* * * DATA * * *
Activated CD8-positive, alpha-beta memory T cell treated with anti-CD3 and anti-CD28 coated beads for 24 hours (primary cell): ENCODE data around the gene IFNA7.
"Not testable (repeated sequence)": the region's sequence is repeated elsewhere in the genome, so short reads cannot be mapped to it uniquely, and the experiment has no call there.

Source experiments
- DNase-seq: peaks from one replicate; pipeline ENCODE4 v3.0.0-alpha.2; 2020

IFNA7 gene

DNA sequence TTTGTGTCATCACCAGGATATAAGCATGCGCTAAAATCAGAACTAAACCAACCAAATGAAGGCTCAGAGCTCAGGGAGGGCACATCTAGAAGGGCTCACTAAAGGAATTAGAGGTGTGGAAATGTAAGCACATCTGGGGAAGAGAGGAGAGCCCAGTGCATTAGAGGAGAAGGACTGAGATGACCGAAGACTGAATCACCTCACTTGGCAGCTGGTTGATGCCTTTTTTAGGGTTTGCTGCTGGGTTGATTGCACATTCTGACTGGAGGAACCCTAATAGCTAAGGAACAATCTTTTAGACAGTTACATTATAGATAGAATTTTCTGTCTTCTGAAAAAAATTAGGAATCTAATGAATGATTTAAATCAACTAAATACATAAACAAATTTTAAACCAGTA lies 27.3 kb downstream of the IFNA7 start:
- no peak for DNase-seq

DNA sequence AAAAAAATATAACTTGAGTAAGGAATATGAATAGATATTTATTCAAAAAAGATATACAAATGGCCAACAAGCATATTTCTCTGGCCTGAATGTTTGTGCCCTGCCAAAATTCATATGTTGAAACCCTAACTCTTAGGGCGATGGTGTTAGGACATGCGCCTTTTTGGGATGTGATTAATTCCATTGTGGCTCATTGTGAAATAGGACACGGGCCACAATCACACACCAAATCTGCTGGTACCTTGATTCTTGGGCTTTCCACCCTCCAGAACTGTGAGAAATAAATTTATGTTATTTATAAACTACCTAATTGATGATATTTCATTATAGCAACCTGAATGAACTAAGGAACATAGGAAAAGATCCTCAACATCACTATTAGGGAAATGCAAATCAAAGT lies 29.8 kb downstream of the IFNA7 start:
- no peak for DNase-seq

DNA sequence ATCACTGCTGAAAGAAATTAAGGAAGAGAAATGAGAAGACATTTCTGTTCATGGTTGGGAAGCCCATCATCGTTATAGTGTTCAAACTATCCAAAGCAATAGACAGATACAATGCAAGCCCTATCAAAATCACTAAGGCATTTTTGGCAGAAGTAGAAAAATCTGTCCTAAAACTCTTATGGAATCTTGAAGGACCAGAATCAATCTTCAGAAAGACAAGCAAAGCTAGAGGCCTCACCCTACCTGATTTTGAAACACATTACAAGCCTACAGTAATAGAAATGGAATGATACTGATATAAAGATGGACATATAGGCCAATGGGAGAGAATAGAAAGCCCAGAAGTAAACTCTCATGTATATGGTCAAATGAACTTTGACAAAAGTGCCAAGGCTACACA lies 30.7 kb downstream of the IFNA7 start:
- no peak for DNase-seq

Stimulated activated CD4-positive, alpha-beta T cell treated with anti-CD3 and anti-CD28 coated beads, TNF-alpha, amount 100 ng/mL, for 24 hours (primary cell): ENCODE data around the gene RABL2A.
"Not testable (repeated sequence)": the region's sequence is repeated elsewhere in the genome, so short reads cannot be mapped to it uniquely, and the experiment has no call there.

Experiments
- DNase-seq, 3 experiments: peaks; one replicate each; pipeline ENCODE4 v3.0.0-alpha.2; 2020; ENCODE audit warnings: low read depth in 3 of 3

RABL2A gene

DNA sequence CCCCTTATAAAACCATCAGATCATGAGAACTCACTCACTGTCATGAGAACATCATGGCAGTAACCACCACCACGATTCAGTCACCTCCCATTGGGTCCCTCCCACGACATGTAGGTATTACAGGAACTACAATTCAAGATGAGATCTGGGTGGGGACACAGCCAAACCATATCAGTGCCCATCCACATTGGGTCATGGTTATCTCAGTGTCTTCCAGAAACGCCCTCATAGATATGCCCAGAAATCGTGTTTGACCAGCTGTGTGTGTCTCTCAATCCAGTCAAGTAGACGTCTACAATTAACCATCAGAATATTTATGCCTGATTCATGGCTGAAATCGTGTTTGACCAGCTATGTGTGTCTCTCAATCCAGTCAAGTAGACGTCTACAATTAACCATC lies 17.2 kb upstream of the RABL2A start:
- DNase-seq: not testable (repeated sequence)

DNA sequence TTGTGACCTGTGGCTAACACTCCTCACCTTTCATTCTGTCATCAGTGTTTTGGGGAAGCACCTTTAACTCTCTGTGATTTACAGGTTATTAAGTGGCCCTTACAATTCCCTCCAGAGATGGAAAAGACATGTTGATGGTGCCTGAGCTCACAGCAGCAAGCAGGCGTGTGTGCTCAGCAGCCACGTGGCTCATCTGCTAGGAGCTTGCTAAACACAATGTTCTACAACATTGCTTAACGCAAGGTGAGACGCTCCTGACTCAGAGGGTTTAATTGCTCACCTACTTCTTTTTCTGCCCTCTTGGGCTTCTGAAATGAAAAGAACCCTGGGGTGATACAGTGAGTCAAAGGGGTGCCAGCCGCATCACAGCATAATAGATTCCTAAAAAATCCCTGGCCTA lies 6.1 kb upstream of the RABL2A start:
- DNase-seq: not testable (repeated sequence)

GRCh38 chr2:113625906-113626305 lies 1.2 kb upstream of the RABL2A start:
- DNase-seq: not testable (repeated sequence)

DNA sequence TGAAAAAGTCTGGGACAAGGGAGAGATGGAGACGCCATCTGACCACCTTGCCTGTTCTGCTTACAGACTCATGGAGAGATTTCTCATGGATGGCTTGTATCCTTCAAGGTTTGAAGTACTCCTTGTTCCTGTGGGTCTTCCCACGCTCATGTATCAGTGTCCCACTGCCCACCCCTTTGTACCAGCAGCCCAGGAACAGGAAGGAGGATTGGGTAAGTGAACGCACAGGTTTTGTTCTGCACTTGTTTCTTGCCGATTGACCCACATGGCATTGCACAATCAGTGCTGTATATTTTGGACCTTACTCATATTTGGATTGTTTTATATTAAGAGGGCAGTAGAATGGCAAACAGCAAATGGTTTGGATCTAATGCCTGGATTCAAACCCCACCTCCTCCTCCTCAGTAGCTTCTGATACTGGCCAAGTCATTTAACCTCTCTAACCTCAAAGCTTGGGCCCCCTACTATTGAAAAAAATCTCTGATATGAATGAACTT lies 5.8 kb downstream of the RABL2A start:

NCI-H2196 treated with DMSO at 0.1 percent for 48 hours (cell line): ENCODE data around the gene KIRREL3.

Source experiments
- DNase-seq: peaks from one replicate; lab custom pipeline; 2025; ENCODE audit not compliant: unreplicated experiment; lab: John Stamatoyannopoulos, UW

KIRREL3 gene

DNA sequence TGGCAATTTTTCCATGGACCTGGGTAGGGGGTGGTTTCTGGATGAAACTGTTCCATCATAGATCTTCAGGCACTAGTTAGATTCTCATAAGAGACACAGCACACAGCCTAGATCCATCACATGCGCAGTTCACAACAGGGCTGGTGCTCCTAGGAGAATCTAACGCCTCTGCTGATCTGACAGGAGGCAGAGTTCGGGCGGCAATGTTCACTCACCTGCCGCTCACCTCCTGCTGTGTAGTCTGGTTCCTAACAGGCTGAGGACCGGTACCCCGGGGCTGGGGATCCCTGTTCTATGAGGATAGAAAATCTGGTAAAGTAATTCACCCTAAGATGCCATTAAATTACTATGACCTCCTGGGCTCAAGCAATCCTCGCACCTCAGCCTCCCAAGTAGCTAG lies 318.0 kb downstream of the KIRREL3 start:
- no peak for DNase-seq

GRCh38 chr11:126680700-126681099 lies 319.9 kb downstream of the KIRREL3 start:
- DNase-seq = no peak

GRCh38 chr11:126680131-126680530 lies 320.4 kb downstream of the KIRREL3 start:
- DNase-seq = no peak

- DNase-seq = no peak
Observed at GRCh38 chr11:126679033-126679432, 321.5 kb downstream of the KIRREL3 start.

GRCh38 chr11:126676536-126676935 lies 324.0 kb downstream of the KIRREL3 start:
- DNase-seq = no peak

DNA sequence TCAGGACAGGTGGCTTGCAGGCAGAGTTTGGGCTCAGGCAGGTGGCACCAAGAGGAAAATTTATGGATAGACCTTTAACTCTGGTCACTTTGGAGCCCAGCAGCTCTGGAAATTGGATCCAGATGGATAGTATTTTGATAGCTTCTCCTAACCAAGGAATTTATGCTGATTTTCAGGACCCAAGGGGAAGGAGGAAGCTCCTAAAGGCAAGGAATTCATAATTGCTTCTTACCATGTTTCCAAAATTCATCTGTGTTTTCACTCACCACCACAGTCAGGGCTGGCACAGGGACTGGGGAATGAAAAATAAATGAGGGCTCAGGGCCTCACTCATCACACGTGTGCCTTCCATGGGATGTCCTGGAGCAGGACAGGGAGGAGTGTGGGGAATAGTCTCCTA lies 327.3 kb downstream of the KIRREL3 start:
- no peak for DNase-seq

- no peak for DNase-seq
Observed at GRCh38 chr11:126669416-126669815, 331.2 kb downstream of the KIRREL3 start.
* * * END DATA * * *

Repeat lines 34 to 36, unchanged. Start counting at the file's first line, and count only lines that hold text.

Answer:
- DNase-seq = no peak
Observed at GRCh38 chr11:126679033-126679432, 321.5 kb downstream of the KIRREL3 start.

GRCh38 chr11:126676536-126676935 lies 324.0 kb downstream of the KIRREL3 start: